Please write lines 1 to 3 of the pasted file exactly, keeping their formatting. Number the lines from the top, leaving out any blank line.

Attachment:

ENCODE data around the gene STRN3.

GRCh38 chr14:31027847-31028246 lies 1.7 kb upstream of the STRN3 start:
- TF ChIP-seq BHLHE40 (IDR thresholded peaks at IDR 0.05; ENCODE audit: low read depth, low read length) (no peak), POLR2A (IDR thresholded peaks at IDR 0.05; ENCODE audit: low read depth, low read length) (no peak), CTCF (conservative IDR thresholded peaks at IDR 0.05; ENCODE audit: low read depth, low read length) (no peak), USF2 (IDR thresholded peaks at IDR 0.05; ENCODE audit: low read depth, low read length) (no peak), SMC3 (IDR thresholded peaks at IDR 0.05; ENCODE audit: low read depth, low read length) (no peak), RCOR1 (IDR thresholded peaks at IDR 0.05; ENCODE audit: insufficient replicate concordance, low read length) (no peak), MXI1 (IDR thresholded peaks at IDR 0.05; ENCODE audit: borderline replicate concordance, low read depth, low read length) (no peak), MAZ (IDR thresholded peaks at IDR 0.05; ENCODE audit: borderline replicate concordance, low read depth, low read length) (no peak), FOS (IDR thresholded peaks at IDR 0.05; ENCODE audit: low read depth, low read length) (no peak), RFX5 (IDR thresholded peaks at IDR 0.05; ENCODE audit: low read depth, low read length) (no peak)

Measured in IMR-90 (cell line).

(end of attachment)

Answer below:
ENCODE data around the gene STRN3.

GRCh38 chr14:31027847-31028246 lies 1.7 kb upstream of the STRN3 start:
- TF ChIP-seq BHLHE40 (IDR thresholded peaks at IDR 0.05; ENCODE audit: low read depth, low read length) (no peak), POLR2A (IDR thresholded peaks at IDR 0.05; ENCODE audit: low read depth, low read length) (no peak), CTCF (conservative IDR thresholded peaks at IDR 0.05; ENCODE audit: low read depth, low read length) (no peak), USF2 (IDR thresholded peaks at IDR 0.05; ENCODE audit: low read depth, low read length) (no peak), SMC3 (IDR thresholded peaks at IDR 0.05; ENCODE audit: low read depth, low read length) (no peak), RCOR1 (IDR thresholded peaks at IDR 0.05; ENCODE audit: insufficient replicate concordance, low read length) (no peak), MXI1 (IDR thresholded peaks at IDR 0.05; ENCODE audit: borderline replicate concordance, low read depth, low read length) (no peak), MAZ (IDR thresholded peaks at IDR 0.05; ENCODE audit: borderline replicate concordance, low read depth, low read length) (no peak), FOS (IDR thresholded peaks at IDR 0.05; ENCODE audit: low read depth, low read length) (no peak), RFX5 (IDR thresholded peaks at IDR 0.05; ENCODE audit: low read depth, low read length) (no peak)